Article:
In Part 1, I introduced the Golden Rule of Practicing, which is to stop before making a mistake. Paraphrasing the traditional Golden Rule, we could also put it like this:
Do unto your practicing as you would have your playing do unto you.
Translated into modern English, that’s practice as well as you would like to play.
Remember, applying the Golden Rule is easy, though it does take a certain level of commitment. Simply put, the Golden Rule is: don’t let your fingers play a mistake – either a wrong note or the right note with the wrong finger.
3 Steps for Applying the Golden Rule
Here are three easy steps for applying the Golden Rule:
1. Play slowly enough to play correctly. Start at a tempo (which will at first be slower than the optimal tempo) at which you can play each hand separately without making mistakes. You can use a metronome to keep a steady tempo. Only play as fast as you can play correctly. Once you can play correctly at a given speed, you’ll probably be able to go a bit faster the next time. If you start making mistakes, slow down again!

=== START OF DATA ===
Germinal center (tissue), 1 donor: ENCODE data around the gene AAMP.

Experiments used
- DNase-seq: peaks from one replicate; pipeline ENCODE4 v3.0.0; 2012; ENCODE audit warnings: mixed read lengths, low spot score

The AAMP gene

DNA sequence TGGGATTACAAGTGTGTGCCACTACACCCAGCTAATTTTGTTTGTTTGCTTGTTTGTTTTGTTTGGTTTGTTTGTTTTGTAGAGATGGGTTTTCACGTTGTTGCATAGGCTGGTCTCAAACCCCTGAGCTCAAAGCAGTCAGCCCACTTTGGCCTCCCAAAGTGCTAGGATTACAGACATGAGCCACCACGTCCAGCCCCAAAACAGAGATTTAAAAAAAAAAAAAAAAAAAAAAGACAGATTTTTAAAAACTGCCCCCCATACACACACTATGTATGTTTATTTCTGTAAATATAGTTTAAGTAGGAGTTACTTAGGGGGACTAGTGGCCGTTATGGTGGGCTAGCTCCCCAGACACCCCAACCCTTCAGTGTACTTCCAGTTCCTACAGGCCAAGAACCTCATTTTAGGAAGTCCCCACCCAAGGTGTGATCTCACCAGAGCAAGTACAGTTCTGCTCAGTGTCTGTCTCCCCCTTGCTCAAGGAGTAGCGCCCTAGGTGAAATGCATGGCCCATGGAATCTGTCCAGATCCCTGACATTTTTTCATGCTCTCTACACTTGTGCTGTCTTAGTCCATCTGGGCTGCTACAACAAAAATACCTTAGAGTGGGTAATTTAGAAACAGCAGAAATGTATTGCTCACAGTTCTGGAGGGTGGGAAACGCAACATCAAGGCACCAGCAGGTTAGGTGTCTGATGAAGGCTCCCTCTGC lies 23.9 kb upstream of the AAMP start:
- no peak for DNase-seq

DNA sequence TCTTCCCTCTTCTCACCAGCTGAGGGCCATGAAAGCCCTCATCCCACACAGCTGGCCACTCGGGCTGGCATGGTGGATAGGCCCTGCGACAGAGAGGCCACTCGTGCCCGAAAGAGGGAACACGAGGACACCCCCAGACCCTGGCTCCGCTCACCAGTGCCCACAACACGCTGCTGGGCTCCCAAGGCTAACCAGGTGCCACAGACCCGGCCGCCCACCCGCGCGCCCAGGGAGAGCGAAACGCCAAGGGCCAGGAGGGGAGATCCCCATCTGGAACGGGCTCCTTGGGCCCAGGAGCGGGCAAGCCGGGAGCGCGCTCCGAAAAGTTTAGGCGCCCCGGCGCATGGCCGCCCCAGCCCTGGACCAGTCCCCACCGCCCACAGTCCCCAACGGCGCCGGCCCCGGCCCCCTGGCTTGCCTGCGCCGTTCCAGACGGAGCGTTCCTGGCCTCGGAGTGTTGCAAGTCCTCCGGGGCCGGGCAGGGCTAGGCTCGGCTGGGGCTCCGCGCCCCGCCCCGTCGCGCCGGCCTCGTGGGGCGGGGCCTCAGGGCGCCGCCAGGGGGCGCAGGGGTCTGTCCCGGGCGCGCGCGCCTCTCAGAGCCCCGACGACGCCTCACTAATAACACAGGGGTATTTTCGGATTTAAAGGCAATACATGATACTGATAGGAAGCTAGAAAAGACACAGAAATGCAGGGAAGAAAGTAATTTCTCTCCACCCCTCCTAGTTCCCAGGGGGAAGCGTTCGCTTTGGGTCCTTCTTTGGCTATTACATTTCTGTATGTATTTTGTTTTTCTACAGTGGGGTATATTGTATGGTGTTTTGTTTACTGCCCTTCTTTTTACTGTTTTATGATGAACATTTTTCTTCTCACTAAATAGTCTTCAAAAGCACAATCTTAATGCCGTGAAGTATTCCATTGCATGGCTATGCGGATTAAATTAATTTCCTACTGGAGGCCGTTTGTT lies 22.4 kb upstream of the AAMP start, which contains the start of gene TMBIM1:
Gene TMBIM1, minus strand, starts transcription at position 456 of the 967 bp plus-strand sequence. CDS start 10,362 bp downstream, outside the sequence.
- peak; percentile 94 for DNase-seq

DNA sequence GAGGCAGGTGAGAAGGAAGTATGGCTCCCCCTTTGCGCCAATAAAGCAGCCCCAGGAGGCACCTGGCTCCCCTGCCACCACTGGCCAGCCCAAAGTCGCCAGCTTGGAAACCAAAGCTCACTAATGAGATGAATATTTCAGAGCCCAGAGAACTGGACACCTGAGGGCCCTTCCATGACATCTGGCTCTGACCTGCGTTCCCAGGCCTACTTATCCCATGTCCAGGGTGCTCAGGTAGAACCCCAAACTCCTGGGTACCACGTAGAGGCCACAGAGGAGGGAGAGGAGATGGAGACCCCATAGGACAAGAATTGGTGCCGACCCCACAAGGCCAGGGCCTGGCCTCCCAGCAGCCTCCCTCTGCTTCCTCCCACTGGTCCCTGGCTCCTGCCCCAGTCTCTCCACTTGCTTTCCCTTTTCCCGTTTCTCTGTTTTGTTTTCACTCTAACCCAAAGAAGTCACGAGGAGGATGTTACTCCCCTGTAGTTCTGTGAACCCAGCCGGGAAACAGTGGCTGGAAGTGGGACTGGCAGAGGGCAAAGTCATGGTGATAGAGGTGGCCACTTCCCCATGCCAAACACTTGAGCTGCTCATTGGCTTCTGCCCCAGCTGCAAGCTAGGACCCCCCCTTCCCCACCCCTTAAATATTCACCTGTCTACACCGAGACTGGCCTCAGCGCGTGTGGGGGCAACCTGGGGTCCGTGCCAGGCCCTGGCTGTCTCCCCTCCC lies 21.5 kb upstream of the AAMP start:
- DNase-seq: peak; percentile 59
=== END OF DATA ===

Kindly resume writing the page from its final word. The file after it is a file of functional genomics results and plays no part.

2. Hesitate, or pause, if you’re not sure about the next note. Take time to find the right note and/or finger and begin again at a place in the music before you stopped. Any hesitations that you make to avoid mistakes are easily eliminated after the correct notes and fingering are learned.
3. Don’t practice when you’re tired, or unable to concentrate. Practicing is concentration in action. You will be wasting time, and possibly even regress, by practicing when you’re not mentally alert!
You will save yourself innumerable hours of practice time, and learn pieces and other musical material such as scales and chords much more quickly if you always heed the “Golden Rule.”
You’ll make your teacher happier too.